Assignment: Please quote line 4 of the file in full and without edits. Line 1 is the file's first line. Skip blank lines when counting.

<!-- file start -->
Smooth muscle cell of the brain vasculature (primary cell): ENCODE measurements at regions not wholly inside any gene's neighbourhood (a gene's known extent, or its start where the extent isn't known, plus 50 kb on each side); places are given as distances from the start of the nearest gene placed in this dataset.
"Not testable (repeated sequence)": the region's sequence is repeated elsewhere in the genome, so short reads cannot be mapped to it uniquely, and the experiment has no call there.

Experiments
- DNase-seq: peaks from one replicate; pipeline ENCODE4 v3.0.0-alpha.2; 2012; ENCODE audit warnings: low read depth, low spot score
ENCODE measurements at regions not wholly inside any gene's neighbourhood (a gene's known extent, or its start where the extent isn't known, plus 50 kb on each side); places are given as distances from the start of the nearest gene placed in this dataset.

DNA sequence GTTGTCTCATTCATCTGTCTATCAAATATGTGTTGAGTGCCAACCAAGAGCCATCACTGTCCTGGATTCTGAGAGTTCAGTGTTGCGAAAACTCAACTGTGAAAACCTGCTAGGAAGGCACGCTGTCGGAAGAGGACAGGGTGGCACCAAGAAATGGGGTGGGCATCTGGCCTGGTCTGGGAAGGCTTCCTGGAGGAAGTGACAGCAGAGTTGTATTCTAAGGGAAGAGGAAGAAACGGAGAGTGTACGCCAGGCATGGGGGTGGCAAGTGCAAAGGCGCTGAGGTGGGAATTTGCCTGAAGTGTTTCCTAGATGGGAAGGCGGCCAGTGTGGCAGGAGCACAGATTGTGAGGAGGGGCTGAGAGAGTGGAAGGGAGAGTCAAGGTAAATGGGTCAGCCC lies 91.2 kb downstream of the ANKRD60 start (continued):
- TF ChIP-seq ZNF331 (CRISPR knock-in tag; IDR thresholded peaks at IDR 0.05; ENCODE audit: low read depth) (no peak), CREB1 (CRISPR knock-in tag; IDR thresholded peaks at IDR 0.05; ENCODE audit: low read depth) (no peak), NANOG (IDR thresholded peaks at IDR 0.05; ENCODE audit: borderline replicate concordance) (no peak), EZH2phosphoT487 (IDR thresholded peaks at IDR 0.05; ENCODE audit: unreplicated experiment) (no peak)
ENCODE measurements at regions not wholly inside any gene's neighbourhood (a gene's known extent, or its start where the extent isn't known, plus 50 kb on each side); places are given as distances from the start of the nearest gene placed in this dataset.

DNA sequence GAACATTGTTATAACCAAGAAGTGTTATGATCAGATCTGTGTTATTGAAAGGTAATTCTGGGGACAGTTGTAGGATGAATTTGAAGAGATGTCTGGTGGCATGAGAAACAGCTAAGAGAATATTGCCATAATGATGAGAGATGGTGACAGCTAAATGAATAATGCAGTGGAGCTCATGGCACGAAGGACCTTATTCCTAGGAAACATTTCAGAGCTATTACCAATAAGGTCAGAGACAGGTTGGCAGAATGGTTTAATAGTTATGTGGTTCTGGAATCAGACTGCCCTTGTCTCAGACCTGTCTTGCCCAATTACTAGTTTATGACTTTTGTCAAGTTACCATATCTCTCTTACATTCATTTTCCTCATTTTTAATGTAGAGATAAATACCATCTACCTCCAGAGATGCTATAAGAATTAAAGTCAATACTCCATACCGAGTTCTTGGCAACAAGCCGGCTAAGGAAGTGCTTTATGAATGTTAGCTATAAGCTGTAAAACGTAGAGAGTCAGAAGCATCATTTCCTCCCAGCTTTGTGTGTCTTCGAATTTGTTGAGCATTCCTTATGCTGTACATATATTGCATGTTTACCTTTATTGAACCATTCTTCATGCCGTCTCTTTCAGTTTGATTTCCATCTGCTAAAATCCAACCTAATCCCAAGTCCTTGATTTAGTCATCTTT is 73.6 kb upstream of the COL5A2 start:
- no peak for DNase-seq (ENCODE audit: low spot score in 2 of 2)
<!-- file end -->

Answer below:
- DNase-seq: peaks from one replicate; pipeline ENCODE4 v3.0.0-alpha.2; 2012; ENCODE audit warnings: low read depth, low spot score